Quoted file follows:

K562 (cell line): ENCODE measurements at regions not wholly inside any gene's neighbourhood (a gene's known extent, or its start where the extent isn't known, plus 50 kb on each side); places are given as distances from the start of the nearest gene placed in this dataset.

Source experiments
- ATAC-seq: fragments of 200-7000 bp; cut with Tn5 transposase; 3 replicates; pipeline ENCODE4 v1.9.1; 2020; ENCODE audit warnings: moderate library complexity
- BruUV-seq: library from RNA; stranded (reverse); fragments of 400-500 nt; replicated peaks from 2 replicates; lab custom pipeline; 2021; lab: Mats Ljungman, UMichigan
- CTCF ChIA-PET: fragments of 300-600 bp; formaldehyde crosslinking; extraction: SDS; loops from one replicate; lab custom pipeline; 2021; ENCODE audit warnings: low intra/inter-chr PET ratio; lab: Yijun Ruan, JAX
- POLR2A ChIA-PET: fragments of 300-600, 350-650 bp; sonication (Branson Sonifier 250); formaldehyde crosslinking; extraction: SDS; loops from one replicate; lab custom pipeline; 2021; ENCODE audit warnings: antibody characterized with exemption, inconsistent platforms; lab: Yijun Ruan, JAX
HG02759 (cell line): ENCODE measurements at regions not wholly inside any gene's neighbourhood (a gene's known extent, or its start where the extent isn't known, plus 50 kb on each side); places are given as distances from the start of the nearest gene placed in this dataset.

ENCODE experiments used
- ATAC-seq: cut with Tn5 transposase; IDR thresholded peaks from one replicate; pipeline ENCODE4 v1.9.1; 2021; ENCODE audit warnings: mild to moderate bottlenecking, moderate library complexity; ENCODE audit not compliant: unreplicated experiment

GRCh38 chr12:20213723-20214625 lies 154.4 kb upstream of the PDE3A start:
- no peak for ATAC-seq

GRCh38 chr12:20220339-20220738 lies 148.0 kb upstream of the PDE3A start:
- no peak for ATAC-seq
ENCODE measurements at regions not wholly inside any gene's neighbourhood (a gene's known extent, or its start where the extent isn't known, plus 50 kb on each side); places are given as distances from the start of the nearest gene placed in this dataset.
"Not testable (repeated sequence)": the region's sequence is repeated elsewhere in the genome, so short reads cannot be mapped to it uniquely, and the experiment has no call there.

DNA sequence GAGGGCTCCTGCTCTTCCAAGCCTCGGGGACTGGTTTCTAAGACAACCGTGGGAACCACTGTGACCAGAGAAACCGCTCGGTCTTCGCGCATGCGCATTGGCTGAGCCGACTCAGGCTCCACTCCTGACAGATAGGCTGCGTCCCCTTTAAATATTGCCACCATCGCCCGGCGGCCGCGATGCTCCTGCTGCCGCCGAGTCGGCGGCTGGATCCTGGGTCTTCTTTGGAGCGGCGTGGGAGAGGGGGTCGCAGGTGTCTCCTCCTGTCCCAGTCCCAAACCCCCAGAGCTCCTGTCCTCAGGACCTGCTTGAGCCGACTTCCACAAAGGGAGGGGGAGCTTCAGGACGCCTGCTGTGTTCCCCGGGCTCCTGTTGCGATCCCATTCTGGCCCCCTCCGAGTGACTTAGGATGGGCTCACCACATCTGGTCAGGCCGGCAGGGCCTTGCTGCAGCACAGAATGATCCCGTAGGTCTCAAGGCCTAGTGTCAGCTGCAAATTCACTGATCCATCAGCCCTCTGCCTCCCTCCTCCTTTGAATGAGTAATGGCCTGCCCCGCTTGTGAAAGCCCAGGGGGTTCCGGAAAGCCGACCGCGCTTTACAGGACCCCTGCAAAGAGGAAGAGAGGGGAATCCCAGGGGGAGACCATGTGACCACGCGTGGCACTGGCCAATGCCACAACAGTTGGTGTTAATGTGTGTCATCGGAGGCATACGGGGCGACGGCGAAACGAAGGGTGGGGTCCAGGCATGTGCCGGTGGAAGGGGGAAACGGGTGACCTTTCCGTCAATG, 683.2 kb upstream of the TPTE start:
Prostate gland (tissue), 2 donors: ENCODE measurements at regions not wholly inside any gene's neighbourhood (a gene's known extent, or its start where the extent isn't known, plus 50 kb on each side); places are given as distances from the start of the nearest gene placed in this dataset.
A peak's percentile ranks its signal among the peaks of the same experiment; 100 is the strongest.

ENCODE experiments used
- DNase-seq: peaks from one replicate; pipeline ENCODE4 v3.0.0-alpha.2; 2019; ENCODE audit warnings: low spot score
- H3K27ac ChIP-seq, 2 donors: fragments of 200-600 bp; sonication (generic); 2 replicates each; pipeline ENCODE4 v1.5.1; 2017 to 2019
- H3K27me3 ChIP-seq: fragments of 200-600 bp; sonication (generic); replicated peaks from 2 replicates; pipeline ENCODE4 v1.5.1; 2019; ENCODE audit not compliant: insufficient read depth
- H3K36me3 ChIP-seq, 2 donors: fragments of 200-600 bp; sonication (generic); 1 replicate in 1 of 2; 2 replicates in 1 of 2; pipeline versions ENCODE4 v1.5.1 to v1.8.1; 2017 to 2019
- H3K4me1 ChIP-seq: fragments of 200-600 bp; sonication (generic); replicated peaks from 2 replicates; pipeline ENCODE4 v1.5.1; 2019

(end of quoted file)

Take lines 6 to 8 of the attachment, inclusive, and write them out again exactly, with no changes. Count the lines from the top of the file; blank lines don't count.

- POLR2A ChIA-PET: fragments of 300-600, 350-650 bp; sonication (Branson Sonifier 250); formaldehyde crosslinking; extraction: SDS; loops from one replicate; lab custom pipeline; 2021; ENCODE audit warnings: antibody characterized with exemption, inconsistent platforms; lab: Yijun Ruan, JAX
HG02759 (cell line): ENCODE measurements at regions not wholly inside any gene's neighbourhood (a gene's known extent, or its start where the extent isn't known, plus 50 kb on each side); places are given as distances from the start of the nearest gene placed in this dataset.

ENCODE experiments used